The California Privacy Rights Act (CPRA) of 2020 or Proposition 24 was a California ballot proposition that was approved by 56 percent of state voters on November 3, 2020, and became effective on January 1, 2023. The measure applies to personal data collected on or after January 1, 2022.

The CPRA expanded upon the existing California Consumer Privacy Act (CCPA) of 2018 that took effect on January 1, 2020. Both the CPRA and CCPA have profound impacts on businesses all over California.

Slovak software company ESET found that a poll of 625 business owners and company executives showed 44.2 percent of respondents had not heard of the CCPA, 11.8 percent did not know if the law applied to their business, and 50.4 percent said they did not modify their behavior or processes to bring their businesses into compliance with General Data Protection Regulation. There were also 34 percent of owners and company executives who said they did not know how they would need to change their data processes, 22 percent said they did not care, and 35.3 percent said nothing would need to be changed.

The idea behind these laws is that companies all over California will now have to implement new policies and procedures that help ensure people’s personal information can be protected. The CPRA website states that key components of the CPRA include:

  • Consumers will be able to obtain and delete their own personal information
  • Consumers can prevent the sale of their information
  • Guardian or teen permission will be required before the sale of any children’s information
  • A consumer’s information can only be used for a stated purpose
  • A consumer’s information can only be retained as long as a business has stated publicly
  • Businesses should not collect more consumer information than is necessary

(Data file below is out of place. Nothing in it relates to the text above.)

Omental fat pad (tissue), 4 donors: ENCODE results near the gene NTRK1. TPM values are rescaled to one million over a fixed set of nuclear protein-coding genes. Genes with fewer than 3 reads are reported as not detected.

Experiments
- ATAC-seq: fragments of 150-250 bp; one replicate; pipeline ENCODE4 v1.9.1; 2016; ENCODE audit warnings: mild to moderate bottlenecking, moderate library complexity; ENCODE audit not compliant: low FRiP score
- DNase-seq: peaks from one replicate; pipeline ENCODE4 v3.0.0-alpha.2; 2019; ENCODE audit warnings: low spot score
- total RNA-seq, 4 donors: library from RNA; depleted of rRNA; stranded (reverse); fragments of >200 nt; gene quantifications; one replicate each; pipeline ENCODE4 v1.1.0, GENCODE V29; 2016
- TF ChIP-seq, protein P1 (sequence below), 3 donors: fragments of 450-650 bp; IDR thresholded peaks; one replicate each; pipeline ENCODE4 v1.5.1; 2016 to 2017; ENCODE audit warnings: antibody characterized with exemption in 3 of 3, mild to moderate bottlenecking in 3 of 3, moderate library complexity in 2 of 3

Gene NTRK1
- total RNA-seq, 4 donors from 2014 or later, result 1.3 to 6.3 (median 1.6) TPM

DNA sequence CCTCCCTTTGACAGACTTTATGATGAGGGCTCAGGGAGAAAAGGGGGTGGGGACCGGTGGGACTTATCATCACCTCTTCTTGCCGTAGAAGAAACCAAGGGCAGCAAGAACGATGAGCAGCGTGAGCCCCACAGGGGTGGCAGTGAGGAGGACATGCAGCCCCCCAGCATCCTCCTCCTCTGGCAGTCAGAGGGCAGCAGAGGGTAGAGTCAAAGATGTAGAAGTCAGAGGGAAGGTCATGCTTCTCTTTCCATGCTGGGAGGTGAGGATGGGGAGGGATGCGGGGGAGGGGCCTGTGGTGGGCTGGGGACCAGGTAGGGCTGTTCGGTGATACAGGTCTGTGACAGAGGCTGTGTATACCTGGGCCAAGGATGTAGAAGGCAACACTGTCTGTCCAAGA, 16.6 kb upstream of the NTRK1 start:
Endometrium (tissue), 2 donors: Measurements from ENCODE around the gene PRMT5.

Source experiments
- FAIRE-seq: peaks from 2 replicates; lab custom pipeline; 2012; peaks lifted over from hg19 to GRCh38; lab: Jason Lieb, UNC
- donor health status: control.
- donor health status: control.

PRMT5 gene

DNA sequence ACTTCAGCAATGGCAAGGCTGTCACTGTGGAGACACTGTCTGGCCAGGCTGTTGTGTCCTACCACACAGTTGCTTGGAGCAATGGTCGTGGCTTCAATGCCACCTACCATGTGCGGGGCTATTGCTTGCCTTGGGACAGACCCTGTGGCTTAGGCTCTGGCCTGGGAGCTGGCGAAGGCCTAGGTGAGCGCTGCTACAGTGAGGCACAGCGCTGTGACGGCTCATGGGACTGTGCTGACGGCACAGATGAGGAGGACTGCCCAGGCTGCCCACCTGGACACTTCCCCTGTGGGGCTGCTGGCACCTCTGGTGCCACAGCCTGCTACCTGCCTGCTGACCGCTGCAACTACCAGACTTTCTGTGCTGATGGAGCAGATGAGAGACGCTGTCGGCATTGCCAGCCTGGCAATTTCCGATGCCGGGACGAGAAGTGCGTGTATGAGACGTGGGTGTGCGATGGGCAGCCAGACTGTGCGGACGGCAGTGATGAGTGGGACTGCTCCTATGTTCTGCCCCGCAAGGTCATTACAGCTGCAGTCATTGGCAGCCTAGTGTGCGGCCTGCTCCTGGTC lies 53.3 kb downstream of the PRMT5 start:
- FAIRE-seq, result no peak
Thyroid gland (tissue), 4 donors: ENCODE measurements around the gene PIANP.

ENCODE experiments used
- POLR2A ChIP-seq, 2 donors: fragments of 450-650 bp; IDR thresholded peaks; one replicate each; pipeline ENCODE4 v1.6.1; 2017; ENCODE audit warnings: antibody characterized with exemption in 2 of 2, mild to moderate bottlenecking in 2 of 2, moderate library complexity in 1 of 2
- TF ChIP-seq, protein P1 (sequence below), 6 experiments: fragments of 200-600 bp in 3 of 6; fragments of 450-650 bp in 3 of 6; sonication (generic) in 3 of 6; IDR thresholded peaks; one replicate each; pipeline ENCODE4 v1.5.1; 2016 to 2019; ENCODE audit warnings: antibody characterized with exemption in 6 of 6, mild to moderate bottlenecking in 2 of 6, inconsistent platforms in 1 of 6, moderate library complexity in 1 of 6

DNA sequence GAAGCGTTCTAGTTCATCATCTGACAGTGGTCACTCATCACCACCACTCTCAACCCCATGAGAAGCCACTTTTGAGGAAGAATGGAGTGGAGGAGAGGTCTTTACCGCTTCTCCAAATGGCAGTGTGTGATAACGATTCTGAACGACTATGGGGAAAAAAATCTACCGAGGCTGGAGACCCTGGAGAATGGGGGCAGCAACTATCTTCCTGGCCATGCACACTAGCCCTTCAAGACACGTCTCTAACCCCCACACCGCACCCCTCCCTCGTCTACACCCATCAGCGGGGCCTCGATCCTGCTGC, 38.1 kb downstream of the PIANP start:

• Onward transferees are required to offer the same level of protection
  • There is a requirement for reasonable and appropriate security to protect personal information
  • Businesses must be able to tell businesses they have sold personal information to, or shared it with, to delete that information if a deletion request is received
  • Consumers have the right to correct personal information with businesses
  • Triples fines for violations involving children’s information
  • Stops the use of sensitive personal information
  • Gives people the right to see all of their personal information and not just the past 12 months
  • No tracking is allowed within 250 acres
  • People have the right to object to automated decision-making and learn meaningful information about the logic involved
  • Removal of the 30-day right to cure violation 
  • Gives the right to opt out of cross-context behavioral advertising 
  • Establishes a data protection agency with guaranteed funding that is two times bigger than current enforcement and removes exclusive enforcement by the attorney general
  • Establishes annual cybersecurity audits and risk assessments for high-risk data processors
  • A Chief Privacy Auditor shall audit businesses for compliance with the CPRA
  • The CRPA prevents the law from being weakened in the legislature because any amendments have to be in furtherance of consumer privacy 

Companies of all sizes in California will need to adjust in their handling of employee personal information to ensure compliance with the new state laws. A business will want to evaluate its information security posture, determine how it is processing personal data, honor all requests relating to access, and also determine all other rights or requirements applicable to a company.

Contact Our Mountain View Startup & Small Business Attorney

If you are running a business in California and have concerns about how the CCPA and CPRA could impact your company, do not wait to get legal help so you can get answers to all of your questions. Kalia Law P.C. understands all of the steps that companies must take to protect themselves and we can help you ensure that you are taking all of the necessary precautions.

Our firm handles a wide range of business law concerns for clients all over California. You can call (650) 701-7617 or contact us online to schedule a free consultation with our Mountain View startup & small business attorney.

- Claire Kalia

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